Friday, December 20, 2013

DIY Christmas Ornaments From Old Toys

Since Christmas is only a few days away I thought it would be a great time to share some Christmas ornaments I’ve made.  As you will see, they’re very simple to make but I’m still proud of the idea and the finished product.  As a side note, I think this would be a great project for someone who is spending their first Christmas away from home and doesn’t want to spend a lot of time and money shopping for decorations.  Of course it would also be a great project for parents to do with young children.

Even as an adult I still associate Christmas with toys.  I still remember many of the toys I received from Santa Claus as a child and I’m sure many of you do too.  It is for this reason that I think old toys make wonderful Christmas tree ornaments – they are as much a part of Christmas as snowmen, reindeer, angels, and bells, and seeing them on the tree brings back memories of childhood.  In fact, just as I was describing my craft idea to my mom, she started telling me about how she loved playing with ABC blocks as a child.  She never had any when she was young, so whenever she would get to school she would go straight to the blocks and began building a castle.  She even showed me how she constructed it!

ABC Block Ornaments

For this project you will need the following:
-  a hot glue gun
-  assorted ABC blocks
-  scissors
-  butter knife (or other item to press ribbon onto the hot glue)
-  ribbon or string*

*  If you prefer, you can use metal Christmas tree hooks instead of the ribbon or string.


Step 1

Cut approximately 6 inches of ribbon and fold it so that the two ends are together.  If you like, you can even tie the two ends.
Step 2

Using the hot glue gun, add enough hot glue on the top of an ABC Block so that it will secure the ribbon to the block.
Step 3
Quickly press the two ends of the ribbon into the hot glue and use a butter knife to flatten the ribbon, ensuring that the glue will secure it to the block.

Repeat the process with the remaining blocks, or if you like you can make some adjustments.  Gluing the ribbon to the corner of the block as opposed to the top creates a slightly different affect.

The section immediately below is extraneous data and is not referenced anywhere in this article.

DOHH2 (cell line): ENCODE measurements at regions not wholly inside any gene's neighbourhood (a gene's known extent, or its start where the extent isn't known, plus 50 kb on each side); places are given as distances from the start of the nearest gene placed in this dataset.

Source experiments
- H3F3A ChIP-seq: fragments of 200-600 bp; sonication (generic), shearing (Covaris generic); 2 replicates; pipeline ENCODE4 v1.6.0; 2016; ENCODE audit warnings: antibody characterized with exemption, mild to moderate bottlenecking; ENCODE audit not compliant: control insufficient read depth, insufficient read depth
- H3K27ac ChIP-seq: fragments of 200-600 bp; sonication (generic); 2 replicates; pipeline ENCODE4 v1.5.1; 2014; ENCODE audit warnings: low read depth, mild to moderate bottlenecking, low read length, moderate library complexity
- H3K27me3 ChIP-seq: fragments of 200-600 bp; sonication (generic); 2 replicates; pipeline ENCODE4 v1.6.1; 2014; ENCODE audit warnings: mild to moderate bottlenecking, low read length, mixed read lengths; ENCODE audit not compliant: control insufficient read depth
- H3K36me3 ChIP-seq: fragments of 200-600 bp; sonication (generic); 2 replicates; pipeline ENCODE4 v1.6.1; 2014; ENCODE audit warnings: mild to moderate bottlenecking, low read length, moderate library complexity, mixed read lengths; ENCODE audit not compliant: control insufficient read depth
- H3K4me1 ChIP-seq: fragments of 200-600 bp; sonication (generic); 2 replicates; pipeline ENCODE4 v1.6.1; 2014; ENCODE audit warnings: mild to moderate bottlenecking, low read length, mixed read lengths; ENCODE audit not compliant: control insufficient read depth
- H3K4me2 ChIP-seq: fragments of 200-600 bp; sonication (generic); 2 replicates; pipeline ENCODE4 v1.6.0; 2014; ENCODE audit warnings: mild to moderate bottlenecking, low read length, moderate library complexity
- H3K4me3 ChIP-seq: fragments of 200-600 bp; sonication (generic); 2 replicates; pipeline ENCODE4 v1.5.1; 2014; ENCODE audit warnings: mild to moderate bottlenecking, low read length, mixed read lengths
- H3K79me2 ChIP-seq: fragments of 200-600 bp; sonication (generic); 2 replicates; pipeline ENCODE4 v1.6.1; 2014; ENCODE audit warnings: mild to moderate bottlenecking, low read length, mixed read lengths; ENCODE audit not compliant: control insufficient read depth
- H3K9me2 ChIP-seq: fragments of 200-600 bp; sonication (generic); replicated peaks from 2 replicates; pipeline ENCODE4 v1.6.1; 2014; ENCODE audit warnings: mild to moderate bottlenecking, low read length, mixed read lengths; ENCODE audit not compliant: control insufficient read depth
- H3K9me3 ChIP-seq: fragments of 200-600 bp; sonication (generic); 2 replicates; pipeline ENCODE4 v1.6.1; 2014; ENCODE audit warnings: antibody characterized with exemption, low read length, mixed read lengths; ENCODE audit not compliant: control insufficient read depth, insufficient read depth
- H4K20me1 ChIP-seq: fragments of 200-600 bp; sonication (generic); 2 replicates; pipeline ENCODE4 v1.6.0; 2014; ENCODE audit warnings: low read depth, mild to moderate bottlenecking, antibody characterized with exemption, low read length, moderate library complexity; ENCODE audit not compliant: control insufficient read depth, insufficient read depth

You can also make some ornaments using two or even three blocks.  When I add a second or third block, I like to use different colours and I stack them so they are at slightly different angles.

You can follow the steps above using other kinds of toys.  I made more ornaments using Legos and I’m also happy with the result.  Again, I think this would look great using an assortment of colours and sizes.


If you don’t have any old toys that can be used for this project I would suggest looking at a dollar store or second hand store – after all, you are purchasing these items as raw materials, so it wouldn’t make sense to buy brand new toys.

 There are lots of other toys you can use to make Christmas tree ornaments, such as:
- puzzle pieces
- crayons
- toy cars
- toy airplanes
- small dolls
- small teddy bears
- doll house furniture
- toy tea cups (preferably plastic)
- action figures
The only other suggestion I can make to improve your ornaments is to have a special helper participate in your festive projects.  I realize some will not have the option of including a special friend, but with a helper like mine, I didn’t exactly have the option not to include her!

Well, that’s it for now.  I welcome any comments or suggestions and as always, I’d love to see pictures of your own crafts so feel free to send me a link.  You can also send me a link to anything similar you think I would like.  I hope everyone has a great Christmas and, if I don't write back for a while, a happy New Year!

Wednesday, November 13, 2013

Christmas Gift-Wrapping Projects

It’s been so long since I’ve posted anything I’ll be surprised if I still have any readers!  This last year has been pretty stressful and chaotic, which might explain the disappearance of my urge to write.  I hope to start writing more often though, since I definitely feel I have a lot to say.